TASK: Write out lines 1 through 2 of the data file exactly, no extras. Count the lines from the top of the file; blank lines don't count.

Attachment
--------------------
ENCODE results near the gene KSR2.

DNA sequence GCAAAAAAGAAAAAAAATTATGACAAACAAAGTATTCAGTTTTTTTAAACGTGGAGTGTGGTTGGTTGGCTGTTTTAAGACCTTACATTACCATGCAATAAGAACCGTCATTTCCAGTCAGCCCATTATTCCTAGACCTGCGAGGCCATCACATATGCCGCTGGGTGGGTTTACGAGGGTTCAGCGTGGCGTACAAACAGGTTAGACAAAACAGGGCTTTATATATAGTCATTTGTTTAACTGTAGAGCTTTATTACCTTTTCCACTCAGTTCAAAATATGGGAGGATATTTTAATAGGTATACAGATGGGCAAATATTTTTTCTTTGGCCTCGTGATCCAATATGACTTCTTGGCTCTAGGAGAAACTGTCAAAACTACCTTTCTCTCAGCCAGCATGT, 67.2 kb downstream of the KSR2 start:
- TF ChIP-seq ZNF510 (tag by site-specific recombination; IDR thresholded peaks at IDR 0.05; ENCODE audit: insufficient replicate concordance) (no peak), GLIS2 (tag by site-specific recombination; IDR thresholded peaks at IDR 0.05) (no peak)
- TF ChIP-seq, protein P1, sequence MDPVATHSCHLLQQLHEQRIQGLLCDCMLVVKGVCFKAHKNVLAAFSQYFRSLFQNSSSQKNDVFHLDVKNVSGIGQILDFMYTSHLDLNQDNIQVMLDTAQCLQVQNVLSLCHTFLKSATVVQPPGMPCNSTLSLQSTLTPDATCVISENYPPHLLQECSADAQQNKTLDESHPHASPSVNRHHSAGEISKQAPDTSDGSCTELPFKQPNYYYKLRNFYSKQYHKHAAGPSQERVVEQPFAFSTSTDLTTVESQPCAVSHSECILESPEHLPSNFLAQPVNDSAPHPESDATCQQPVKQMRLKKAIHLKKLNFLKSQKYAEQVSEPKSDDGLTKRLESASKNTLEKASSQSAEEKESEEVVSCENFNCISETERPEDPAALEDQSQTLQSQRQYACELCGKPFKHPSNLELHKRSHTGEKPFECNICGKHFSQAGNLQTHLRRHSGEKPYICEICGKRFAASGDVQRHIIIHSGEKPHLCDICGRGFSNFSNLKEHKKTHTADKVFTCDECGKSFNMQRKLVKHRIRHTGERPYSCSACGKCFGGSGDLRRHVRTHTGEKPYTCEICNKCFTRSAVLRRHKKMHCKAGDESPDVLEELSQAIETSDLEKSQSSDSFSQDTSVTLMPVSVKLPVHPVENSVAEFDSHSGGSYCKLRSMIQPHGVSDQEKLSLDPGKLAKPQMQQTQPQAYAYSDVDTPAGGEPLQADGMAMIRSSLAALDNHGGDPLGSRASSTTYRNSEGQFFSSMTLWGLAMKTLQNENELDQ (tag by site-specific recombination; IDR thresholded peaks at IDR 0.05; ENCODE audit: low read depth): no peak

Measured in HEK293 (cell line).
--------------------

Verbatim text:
ENCODE results near the gene KSR2.

DNA sequence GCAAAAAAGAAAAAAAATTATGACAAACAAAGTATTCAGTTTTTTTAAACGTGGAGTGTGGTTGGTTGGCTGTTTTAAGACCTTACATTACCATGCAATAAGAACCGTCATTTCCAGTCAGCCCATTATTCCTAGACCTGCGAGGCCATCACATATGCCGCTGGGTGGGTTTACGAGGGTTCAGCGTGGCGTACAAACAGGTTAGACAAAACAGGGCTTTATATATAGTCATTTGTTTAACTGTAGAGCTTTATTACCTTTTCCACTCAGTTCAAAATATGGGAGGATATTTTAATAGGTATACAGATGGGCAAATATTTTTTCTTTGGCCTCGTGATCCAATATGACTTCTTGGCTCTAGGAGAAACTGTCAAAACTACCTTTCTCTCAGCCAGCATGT, 67.2 kb downstream of the KSR2 start: